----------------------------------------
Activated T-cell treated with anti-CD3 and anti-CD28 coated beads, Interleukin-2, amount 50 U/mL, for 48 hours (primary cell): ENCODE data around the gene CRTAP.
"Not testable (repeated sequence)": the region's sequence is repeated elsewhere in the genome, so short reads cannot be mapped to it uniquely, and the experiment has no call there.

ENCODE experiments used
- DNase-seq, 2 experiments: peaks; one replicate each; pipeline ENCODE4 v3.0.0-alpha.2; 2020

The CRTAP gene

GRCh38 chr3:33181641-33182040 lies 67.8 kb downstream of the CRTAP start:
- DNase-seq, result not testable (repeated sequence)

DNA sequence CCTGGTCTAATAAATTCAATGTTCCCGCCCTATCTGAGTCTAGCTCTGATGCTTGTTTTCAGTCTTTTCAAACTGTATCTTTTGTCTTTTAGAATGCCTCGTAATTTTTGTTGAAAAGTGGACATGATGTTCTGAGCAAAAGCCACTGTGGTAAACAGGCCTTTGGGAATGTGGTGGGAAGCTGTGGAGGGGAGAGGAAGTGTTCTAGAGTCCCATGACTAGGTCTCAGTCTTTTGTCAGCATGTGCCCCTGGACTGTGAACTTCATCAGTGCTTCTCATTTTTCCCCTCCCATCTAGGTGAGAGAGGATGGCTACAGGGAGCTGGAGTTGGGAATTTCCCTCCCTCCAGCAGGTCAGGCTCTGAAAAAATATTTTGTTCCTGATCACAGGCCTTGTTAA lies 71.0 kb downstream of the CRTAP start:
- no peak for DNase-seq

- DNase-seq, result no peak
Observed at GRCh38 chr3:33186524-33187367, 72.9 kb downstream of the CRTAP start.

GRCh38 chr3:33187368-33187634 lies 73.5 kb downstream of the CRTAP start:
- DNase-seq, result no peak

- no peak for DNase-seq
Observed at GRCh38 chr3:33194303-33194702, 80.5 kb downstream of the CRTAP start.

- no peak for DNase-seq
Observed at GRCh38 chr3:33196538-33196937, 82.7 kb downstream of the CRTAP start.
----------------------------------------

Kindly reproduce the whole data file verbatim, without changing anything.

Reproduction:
Activated T-cell treated with anti-CD3 and anti-CD28 coated beads, Interleukin-2, amount 50 U/mL, for 48 hours (primary cell): ENCODE data around the gene CRTAP.
"Not testable (repeated sequence)": the region's sequence is repeated elsewhere in the genome, so short reads cannot be mapped to it uniquely, and the experiment has no call there.

ENCODE experiments used
- DNase-seq, 2 experiments: peaks; one replicate each; pipeline ENCODE4 v3.0.0-alpha.2; 2020

The CRTAP gene

GRCh38 chr3:33181641-33182040 lies 67.8 kb downstream of the CRTAP start:
- DNase-seq, result not testable (repeated sequence)

DNA sequence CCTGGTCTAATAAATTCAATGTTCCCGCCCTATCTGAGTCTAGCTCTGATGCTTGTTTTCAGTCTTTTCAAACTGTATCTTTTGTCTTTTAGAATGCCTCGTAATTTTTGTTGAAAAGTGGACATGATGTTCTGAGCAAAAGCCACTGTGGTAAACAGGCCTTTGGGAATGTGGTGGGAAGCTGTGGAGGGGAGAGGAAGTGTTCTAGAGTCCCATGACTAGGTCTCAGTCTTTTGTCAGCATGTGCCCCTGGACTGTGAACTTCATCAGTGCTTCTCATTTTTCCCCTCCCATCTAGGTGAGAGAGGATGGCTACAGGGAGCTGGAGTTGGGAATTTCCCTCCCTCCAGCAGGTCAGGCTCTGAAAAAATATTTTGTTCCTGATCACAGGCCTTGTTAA lies 71.0 kb downstream of the CRTAP start:
- no peak for DNase-seq

- DNase-seq, result no peak
Observed at GRCh38 chr3:33186524-33187367, 72.9 kb downstream of the CRTAP start.

GRCh38 chr3:33187368-33187634 lies 73.5 kb downstream of the CRTAP start:
- DNase-seq, result no peak

- no peak for DNase-seq
Observed at GRCh38 chr3:33194303-33194702, 80.5 kb downstream of the CRTAP start.

- no peak for DNase-seq
Observed at GRCh38 chr3:33196538-33196937, 82.7 kb downstream of the CRTAP start.